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Average Daily Carb Intake?

Discussion in 'Parents of Children with Type 1' started by MomofSweetOne, Mar 31, 2014.

  1. MomofSweetOne

    MomofSweetOne Approved members

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    The hot topic threads of the past couple of days have made me think a lot about our approach. As I've already said, we used almond flour/coconut flour, etc. already pre-diabetes due to multiple allergies. We have found these to be very BG-friendly, and my daughter has found that when she eats fairly low-glycemic, she feels much better. Now we're experimenting with extended boluses which we'd never used and didn't think would help because her boluses were bringing her down to target at the 4 hour mark. While we do eat low-glycemic most of the time, I don't limit carbs. Last night she had 45 g. of chicken with marinara sauce, baked potato, green beans, and an apple for supper and her top spike was a 129. Lots of good nutrients and a spike that isn't much above what a non-D's post-prandial is. I'd call that amazing success for that meal. (I wish they all were like that!)

    Her average carb intake for the day is around 120. Is that low, medium, or high carb? I realized I don't even have a frame of reference of what is typical. I know she eats a lot and always has, but she has an extremely high metabolism.

    I'm so thankful for all I've learned here as far as strategies to manage better. I'd love to learn more about the extended bolus if anyone wants to share.:)
     
  2. kirsteng

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    We don't limit carbs either, but definitely have an eye on the overall picture. When baking for instance, I always reduce sugar about 25% and up protein and fiber content - but I always did that before D came into our house as well.

    My son will be 5 next month and averages 120-140g a day. I don't worry about the number of carbs in his diet in and of itself, but it is a secondary consideration when looking at our families' diet as a whole. For instance, before D and now... the kids are limited to 1 small glass of juice a day (my D son gets fruitables or equivalent). Could I just bolus him for the regular juice box? Sure.. but have less possibility of a timing spike with fruitables, and he likes them, so it's not an issue. Same goes for the lower sugar baking.. no one even knows that I'm making these changes behind the scenes, so no issues created.

    We tend to eat fairly low GI foods as well, having mostly whole grain bread, noodles etc and a good amount of protein and fat with each meal. I have found though that too low GI can be a bit of a problem for us though, as we have a tendency to get lows with/just after the meal - especially lunch and supper. Even with bolusing at the time he starts eating, we often end up low in the short term. I have actually had to start adding some high GI foods to every meal, so that there's more of a balanced glycemic effect. For instance if we have a very low GI meal (like black bean burritos with guacamole and salsa), in order to avoid lows I have to start the meal with some grapes or a few ounces of juice.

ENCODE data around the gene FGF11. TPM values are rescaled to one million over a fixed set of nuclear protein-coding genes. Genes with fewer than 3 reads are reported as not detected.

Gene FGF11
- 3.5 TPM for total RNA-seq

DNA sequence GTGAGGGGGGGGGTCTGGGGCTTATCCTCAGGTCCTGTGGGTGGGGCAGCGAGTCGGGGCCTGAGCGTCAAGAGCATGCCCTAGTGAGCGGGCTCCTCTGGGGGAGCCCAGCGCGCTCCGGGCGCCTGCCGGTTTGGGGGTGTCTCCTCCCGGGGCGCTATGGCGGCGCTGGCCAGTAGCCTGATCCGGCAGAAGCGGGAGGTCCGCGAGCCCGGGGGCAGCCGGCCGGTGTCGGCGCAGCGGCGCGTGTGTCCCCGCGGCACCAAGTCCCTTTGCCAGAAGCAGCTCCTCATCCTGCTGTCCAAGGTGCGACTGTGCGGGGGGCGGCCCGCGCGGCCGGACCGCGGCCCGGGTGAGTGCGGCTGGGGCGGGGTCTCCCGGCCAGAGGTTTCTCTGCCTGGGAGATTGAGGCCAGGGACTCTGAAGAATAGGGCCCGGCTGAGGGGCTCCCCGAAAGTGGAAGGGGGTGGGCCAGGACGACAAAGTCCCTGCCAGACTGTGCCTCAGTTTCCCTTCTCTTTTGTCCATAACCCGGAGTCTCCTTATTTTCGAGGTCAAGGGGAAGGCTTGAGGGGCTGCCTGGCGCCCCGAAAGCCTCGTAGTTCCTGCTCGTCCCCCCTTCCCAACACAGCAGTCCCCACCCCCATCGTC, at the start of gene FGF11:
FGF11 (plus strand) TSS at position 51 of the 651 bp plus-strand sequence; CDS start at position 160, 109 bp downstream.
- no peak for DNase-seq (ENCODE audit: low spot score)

No interest here in moving to a 'low carb' diet either for my son or my whole family, as, in addition to all the emotional issues that would bring up, I think it would take a complete overhaul of how we manage his diabetes. And some of our trickiest meals are the high protein ones - like if we have a steak bbq with salad for dinner. Even though the carbs are quite low for the meal, my son ends up spiking to the teens and staying there for hours in the 3-6 hour period after eating. His body manages to convert a heck of a lot of protein into carbs. Wouldn't want to contend with this on a daily basis!
     
  3. LoveMyHounds

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    120-150 g of carbs. DD is 14.
     
  4. MomofSweetOne

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    Do you subtract fiber? We saw more stability when we started doing so. I fought the concept for a while as too much work and another learning curve, but once we took the plunge and did it and figured out her adjusted carb ratios, it really helped.
     
  5. Lakeman

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    120 carbs is statistically lower than the average American eats (which could easily exceed the US gov recommended 300 carbs per day). There are members on this site who eat about what your eating, some who eat less and some who eat what a typical American would eat. At 120 carbs per day you are presently eating a lower carb diet without "limiting carbs." Mark Sisson recommends 50 to 100 for adults. How cool is that that you can accomplish that without feeling limited.

    I don't know that the pre-diabetes is due to allergies but it seems reasonable that it could be and that would make a great hypothesis for a study. If I were in your shoes I would probably do the same thing while others would take a different approach.

    In your case it seems like eating lower carb would stress the beta cells less than high carb, allow for less error in carb counting, reduce testosterone if pcos, coupled with a reduction in PUFA's and trans fats might lower risk of heart disease and cancer, and coupled with reduction/elimination of allergens, lectins, gluten, and casein, just might delay or head off the development of type 1. A lower carb diet necessitates the inclusion of more vegetables, and can allow you to focus on healthy fats and proteins.

    The downside of course is that you will be eating differently than most people, might feel limited, or might miss high carb/high glycemic foods. If you are an athlete it might be hard to fuel intense exercise without more fast carbs.

    So where do you buy the almond flour and coconut flour? Is it expensive?

    So, to answer your question, my 9 year old daughter eats maybe 150 carbs per day with some days being much less and others being much more. My 13 year old son has chosen to avoid more of the foods with higher carb counts and he has a goal of about 60 carbs per day from sources other than fruits and vegetables - I don't know what his total would be since I don't count his carbs.